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This isn’t harassment??!!

June 9, 2011

California courts generally are pretty employee-friendly.  But a new case, Kelley v. The Conco Companies, has me scratching my head. Warning — some graphic language ahead.

Kelley was hired as an apprentice ironworker at Conco, a large construction company.  At his first jobsite, his supervisor told him to “bend the fuck over and pick that shit [some materials] up.  Pick that shit up, bitch.”  Later, while Kelley was bent over doing another task, the supervisor came up behind him and called him a “bitch” and a “fucking punk.”  He said Kelley had a “nice ass,” he wanted to “fuck [Kelley] in the ass,” Kelley’s pants “made [his] ass look good,” Kelley would “look good in little girl’s clothes,” he would “fuck the shit out of [Kelley’s] ass,” he would “fuck [Kelley] better than [Kelley’s] old lady,” he would make Kelley “his bitch,” he would “cum all over [Kelley’s] ass” and he would “turn [Kelley] out.”  On another task requiring Kelley to kneel down, the supervisor said, “That’s where you belong[,] on your knees.”  Kelley said that a coworker, who he identified only as a Hispanic male from Sacramento, “got in my face” and said he was going to “make me suck [the supervisor’s] dick” while he watched.

Kelley requested and was granted a transfer to another job site, but the previous incidents apparently followed him.  His coworkers called him a “bitch,” “faggot,” and “narc” or “snitch” for complaining and two of them told him he would be lucky if he did not get his ass beat after work.  At other sites, he heard remarks daily about what had happened with his first supervisor.  He was called “punk bitch,” “snitch” or “fag,” and people would “get in his face” and would threaten to jump him after work.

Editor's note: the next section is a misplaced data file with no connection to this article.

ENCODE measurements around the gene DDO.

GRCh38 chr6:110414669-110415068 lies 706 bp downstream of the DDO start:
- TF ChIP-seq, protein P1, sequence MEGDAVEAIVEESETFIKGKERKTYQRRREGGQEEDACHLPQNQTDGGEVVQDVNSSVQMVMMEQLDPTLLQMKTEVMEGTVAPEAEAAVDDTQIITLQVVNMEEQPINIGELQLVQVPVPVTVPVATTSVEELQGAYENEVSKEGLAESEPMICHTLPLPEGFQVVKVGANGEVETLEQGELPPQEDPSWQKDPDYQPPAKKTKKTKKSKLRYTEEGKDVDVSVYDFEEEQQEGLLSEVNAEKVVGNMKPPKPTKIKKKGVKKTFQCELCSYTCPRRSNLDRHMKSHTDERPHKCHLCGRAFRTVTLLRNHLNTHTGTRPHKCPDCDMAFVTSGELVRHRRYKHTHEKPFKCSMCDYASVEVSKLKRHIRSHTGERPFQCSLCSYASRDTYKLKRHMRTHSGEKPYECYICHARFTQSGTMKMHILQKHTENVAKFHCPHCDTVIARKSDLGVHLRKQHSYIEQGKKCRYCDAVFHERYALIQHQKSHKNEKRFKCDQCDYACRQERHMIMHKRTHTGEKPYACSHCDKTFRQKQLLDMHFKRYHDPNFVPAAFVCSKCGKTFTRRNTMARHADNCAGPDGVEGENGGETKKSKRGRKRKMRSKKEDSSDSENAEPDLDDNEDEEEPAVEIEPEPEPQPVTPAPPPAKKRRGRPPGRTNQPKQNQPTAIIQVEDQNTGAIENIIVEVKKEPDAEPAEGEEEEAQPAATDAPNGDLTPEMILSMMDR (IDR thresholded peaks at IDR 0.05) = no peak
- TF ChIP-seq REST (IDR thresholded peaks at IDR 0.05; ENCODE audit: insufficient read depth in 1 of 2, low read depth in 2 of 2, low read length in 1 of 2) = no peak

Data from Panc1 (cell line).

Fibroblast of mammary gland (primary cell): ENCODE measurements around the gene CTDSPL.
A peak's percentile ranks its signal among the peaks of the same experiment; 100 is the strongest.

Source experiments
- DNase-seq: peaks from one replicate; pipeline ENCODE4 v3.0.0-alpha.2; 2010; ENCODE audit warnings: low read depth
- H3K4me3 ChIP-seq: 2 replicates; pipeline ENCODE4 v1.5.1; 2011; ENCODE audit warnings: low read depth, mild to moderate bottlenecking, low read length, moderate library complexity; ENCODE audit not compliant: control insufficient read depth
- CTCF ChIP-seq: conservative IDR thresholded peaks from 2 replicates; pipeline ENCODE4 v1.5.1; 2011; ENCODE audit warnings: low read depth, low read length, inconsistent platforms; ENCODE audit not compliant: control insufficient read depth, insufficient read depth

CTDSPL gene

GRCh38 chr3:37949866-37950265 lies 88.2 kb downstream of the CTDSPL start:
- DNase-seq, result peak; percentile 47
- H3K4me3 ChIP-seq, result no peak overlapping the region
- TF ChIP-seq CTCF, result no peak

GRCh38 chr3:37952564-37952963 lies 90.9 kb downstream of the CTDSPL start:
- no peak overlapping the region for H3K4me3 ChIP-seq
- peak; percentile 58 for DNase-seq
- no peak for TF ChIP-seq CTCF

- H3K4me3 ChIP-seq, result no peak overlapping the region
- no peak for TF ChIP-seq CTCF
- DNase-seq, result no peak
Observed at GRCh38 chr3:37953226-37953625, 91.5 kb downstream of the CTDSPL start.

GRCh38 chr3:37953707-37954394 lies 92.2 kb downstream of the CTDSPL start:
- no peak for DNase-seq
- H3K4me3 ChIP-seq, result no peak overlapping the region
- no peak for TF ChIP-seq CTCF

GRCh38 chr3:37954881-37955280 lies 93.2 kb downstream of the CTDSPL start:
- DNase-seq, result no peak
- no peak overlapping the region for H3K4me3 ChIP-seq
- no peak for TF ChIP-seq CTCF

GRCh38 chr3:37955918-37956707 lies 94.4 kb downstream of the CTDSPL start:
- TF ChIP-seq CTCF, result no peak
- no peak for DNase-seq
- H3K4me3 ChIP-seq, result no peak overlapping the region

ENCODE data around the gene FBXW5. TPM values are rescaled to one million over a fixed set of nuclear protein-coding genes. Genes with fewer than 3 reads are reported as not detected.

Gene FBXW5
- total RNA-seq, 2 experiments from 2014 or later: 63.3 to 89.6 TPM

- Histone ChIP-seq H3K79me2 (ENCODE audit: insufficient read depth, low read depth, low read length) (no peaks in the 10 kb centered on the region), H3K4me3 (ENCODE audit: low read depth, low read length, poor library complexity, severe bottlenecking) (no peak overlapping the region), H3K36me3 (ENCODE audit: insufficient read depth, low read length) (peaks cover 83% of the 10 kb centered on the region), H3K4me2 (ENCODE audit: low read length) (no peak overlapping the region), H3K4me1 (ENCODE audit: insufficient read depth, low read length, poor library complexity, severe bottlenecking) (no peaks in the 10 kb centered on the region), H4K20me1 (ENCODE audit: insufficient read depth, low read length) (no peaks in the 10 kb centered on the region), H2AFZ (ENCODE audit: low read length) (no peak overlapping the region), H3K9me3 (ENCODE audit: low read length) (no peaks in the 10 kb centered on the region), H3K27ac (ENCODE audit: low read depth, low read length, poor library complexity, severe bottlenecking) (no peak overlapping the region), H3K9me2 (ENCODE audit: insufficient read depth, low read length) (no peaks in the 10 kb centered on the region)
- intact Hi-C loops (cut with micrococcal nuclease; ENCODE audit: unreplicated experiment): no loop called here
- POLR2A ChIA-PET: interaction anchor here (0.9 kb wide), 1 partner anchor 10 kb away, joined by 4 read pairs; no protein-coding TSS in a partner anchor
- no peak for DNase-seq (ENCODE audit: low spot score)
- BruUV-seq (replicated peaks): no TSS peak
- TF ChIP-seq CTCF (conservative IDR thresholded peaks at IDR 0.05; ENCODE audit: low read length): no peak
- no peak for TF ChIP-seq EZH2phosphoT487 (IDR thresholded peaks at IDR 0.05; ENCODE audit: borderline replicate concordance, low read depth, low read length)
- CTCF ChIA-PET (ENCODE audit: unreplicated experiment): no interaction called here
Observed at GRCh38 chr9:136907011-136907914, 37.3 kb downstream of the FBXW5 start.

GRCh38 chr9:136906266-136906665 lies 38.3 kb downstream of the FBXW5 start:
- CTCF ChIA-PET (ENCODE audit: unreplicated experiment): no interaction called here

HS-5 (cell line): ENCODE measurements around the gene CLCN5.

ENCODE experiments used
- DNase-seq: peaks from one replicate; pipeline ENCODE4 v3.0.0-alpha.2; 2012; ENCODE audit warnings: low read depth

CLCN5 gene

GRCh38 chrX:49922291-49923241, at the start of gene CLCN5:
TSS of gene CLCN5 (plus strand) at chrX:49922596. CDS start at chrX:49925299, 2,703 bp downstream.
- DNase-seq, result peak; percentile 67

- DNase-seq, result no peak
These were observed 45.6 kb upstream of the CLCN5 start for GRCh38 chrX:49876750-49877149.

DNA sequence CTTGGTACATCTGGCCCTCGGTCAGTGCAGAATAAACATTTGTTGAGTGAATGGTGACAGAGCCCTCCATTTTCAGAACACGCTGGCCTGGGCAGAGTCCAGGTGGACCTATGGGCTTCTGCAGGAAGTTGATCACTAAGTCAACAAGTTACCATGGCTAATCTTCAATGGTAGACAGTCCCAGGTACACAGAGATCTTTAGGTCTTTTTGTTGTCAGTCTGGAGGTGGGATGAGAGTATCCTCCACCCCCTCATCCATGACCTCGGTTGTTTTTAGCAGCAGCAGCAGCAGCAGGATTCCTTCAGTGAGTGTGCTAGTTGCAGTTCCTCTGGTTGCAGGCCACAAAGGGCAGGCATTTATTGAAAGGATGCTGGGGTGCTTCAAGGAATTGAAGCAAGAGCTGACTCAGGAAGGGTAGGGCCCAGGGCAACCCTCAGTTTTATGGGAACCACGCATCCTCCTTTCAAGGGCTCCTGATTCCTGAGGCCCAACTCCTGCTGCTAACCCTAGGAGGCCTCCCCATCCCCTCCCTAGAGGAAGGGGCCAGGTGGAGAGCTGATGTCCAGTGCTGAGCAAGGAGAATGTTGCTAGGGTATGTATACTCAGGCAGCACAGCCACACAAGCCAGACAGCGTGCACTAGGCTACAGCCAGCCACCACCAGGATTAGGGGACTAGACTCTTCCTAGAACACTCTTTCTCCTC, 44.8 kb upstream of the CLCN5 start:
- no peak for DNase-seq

Kelley complained on multiple occasions, but the behavior continued.  None of the other employees were criticized or disciplined.  One higher level manager responded to Kelley’s complaints  by saying, “Well, that’s the way the trade is, man.  That’s just the way these guys are.”

Surprisingly, the court held Kelley’s proof of harassment was insufficient.  The issue wasn’t whether the statements themselves had been made, or whether they were humiliating.  Instead, Kelley’s problem was that he couldn’t prove they were made to him “because of [his] sex.”  Said the court:

The statements made to Kelley were crude, offensive and demeaning, as it was evident that they were intended to be.  No evidence, however, was presented from which a reasonable trier of fact could conclude that they were an expression of actual sexual desire or intent by [the supervisor], or that they resulted from Kelley’s actual or perceived sexual orientation.  The mere fact that words may have sexual content or connotations, or discuss sex is not sufficient to establish sexual harassment.

Any HR professional or competent employment lawyer would tell the employer here that it needs to clean up its act or face significant liability.  The kind of conduct Kelley experienced is something that has no place in any worksite.  Any jury hearing this kind of evidence is going to be inclined to award damages to a plaintiff, and an appeal from such a verdict would be much more difficult.  (Indeed, the employer’s victory on harassment may be pyrrhic, because the court allowed Kelley’s retaliation claims — based upon his coworkers’ statements after Kelley complained of the first incident with his supervisor — to proceed to trial.)

Employers:  If this kind of $#!+ is happening in your offices, make sure you stop it immediately.  The Kelley case is destined to be one of those cases that is always distinguished and never followed.

One Comment
  1. Great post! I’m involved in making documentaries and hosting blogs etc about the struggle to stop workplace bullying. I can only imagine what it will be like since the proposed legislation insists that plaintiffs also prove malice. And, includes a $25K cap on emotional distress. – Beverly Peterson

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